Inhuman Swill : Page 180
Why is my blog called Inhuman Swill? Because you can unscramble the pieces to make William Shunn.

Contractors are evil. I don't blame them for being the way they are, though. I'm sure they were brought up that way by their contractor daddies, as they were by theirs before that.

Our kitchen ceiling has needed fixing for months. It's plaster and lath—or was—and has been bowing alarmingly in the middle. Our landlord hired an Irish contractor to replace the ceiling, and after a few missed appointments the contractor showed up yesterday to get the work done. He set a hired hand to tearing out the ceiling and promptly vanished.

Well, the hired hand set straight to work—without putting plastic sheeting up anywhere. The dust is all over every room in the house. There's a cleaning lady here now, at the contractor's expense, but of course she's not doing more than a surface job. We're cleaning the really tough stuff, like the hundreds of books and CDs, the stereo, the cushions from every sit-upon-able piece of furniture. Our skin is gritty. We need the goddamn EPA in here, not some poor old lady who's being paid less than minimum wage to be here on Mother's Day.

We're not ones to tar an entire people for the sins of a few, but we're seriously considering postponing our Ireland vacation this summer because the accent will be too infuriating. "Trust me, lass. We'll have it lookin' good as new. Have a stiff drink. It'll all be fine." Yeah, when you're staked out on an anthill in our backyard on the longest day of summer.

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An appreciation of Spirited Away from SF Gate columnist Mark Morford. I couldn't have said it better than this had I tried:

After all, this is not dumbed-down feel-good "My Little Pony" smarm. This ain't Britney giggling in a bad tube top in "Crossroads." This is not a simplistic reductive self-righteous politically correct stiffly moral universe with wacky celebrity voices and lots of goofy spastic talking animals.

This is "Monsters, Inc." as blasted through a wry kaleidoscope and blessedly stripped of Billy Crystal and then shot through a Robert Anton Wilson novel. This is "Alice in Wonderland" with better acid, scary and strange and beautiful and warped and deliciously non-Christian, with witches and spirits and dragons and all sorts of wondrous sacrilegious magic the likes of which makes the Kansas state school board shudder and faint.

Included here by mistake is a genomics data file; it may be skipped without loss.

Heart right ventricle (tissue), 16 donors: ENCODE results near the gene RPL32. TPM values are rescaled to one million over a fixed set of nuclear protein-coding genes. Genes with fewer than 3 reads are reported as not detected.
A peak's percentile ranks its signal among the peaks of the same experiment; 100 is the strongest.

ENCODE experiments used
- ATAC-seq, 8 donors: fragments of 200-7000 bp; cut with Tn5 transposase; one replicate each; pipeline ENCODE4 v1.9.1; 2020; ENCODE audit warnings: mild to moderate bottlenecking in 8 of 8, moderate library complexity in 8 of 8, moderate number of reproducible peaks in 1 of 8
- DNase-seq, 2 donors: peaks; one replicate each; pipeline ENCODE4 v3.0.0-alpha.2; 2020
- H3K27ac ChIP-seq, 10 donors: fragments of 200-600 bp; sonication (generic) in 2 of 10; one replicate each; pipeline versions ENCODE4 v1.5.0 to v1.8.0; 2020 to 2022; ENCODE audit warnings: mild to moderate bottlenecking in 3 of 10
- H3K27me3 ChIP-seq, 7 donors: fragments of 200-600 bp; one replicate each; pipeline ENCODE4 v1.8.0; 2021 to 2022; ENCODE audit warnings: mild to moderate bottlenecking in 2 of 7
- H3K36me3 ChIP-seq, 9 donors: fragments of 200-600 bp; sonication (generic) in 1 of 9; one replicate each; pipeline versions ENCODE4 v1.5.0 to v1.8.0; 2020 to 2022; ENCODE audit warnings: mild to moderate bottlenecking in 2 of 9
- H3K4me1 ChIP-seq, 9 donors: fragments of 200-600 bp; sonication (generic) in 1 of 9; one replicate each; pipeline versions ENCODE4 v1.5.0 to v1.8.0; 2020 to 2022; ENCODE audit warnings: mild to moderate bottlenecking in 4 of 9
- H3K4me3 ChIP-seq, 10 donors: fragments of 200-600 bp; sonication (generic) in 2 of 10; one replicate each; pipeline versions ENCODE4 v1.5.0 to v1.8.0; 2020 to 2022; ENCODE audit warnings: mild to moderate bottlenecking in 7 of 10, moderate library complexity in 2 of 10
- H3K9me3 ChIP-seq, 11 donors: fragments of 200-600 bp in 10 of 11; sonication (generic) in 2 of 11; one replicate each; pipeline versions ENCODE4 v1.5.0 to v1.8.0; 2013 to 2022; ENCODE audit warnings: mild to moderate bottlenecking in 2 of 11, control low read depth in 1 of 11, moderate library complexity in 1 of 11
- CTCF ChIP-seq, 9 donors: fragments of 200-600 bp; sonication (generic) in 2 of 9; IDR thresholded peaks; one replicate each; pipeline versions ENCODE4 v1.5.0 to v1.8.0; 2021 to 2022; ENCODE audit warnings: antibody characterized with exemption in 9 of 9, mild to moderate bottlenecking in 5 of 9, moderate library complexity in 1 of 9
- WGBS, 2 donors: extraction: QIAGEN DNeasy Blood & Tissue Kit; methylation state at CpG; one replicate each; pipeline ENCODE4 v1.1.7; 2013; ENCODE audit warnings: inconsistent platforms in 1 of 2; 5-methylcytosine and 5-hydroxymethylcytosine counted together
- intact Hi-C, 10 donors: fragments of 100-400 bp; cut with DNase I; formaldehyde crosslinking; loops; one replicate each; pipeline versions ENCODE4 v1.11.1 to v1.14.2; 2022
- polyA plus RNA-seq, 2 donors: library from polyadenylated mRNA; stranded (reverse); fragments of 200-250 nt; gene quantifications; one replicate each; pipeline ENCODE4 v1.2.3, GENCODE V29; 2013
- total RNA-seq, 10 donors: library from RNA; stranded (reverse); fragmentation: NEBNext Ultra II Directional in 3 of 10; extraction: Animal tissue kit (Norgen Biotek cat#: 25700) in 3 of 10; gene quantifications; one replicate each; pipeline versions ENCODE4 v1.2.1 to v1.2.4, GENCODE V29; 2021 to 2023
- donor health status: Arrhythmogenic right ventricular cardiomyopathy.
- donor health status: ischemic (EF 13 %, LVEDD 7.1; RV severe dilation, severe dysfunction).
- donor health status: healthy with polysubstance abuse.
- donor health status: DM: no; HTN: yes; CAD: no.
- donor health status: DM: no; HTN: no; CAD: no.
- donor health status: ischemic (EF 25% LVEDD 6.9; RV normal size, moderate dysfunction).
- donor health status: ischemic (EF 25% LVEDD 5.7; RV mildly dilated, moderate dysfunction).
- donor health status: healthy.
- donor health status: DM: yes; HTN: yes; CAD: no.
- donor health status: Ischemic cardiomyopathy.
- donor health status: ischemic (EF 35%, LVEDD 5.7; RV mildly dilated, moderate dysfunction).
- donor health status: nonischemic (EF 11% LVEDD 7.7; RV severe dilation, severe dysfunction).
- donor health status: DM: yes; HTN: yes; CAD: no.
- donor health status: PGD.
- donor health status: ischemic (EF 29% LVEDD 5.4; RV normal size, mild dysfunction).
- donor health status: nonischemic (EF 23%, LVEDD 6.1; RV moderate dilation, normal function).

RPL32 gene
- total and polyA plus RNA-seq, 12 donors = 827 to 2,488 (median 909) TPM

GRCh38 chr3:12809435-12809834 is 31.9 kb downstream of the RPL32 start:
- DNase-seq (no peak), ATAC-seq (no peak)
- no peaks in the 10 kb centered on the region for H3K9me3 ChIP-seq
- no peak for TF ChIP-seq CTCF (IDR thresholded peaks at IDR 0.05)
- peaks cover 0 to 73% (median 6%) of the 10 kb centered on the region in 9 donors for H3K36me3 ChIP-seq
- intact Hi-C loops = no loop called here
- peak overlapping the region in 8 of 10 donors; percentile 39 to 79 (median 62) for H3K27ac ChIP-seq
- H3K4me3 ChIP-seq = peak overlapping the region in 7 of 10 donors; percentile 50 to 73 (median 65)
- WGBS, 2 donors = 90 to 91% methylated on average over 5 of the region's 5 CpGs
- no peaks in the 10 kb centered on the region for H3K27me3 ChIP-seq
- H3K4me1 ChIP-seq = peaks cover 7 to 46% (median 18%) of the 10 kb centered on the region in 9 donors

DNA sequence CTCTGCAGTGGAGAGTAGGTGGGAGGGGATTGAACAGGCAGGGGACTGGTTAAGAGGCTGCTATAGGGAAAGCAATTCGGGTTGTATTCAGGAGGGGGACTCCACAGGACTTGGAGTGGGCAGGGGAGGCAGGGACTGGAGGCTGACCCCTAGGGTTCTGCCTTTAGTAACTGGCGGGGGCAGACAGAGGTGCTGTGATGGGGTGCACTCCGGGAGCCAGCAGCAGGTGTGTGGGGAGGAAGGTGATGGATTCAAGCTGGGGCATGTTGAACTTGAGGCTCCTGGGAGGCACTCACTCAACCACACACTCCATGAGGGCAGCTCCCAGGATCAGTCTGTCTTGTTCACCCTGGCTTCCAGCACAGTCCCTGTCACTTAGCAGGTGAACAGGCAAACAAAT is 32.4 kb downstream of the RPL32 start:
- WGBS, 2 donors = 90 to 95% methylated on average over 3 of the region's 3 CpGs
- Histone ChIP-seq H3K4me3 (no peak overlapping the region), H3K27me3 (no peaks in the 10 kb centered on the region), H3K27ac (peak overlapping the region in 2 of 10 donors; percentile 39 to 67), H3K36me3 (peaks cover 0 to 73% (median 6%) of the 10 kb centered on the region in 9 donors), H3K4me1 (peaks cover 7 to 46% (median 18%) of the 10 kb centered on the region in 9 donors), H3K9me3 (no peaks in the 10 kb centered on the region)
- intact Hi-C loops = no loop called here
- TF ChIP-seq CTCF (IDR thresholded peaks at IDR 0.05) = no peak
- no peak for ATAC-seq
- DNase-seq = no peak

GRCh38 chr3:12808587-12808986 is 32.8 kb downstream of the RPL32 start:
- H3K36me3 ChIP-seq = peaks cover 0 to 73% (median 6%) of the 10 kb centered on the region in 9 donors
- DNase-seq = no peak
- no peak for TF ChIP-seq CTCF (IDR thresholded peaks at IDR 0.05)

And oh dear God, how necessary and invaluable this kind of movie is right now. [read all]

Amen, brother!

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Saw Oscar Wilde's Salome last night with friends. Al Pacino as Herod, Dianne Wiest as Herodias, David Strathairn as Jokanaan (a/k/a John the Baptist), and an absolutely revelatory Marisa Tomei in the title role. I've never seen a more powerful evocation of the self-centered destructive petulance and entitlement of a sexually awakening child. Tomei's (veil-less) dance of the seven veils was alluring, arresting, and terrifying. It felt like something I shouldn't be watching. (Fortunately she didn't rip off her blouse during the dance, as she is reported to have done during one preview performance, so caught up in the moment was she. I don't know if my ticker could have taken it.)

Pacino is always fun to watch onstage, though the wheedling way he kept repeating the "Sahh-luh-mayyyyy" grated on my nerves. In an almost pleasurable way.

The play was staged as a reading. I emphasize "staged," because despite the fact that the entire cast had script books in hand, they didn't refer to them much. The play was obviously well-rehearsed, and designed to draw attention to the lovely language. As Laura said, the entire last third of the play, with the dance, then Herod's long long speech trying to talk Salome out of her request for Jokanaan's head, then Salome's long speech to Jokanaan's head, was riveting.

After the show, we were clustered on the sidewalk in front of the theater, but well away from the stage door where a crowd had gathered for a glimpse of Pacino. While the crowd was intent on their goal, David Strathairn ambled quietly out the front door of the theater in jeans and a sweatshirt, crossed the street, and then stood well down the block under the awning of the Hotel Edison watching the huge knot of theater-goers. When he realized that our group was watching him, he continued on his way. No one spoke to him, and no one seemed to have spotted him.

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Hey, computer desk for sale in Queens!

Yes, that's mine. Better price for friends. Laptop not included.

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I'm a high roller, baby

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Check us out:

True, it wasn't a cash donation, but still, I've never been such a high-rolling charity donor before.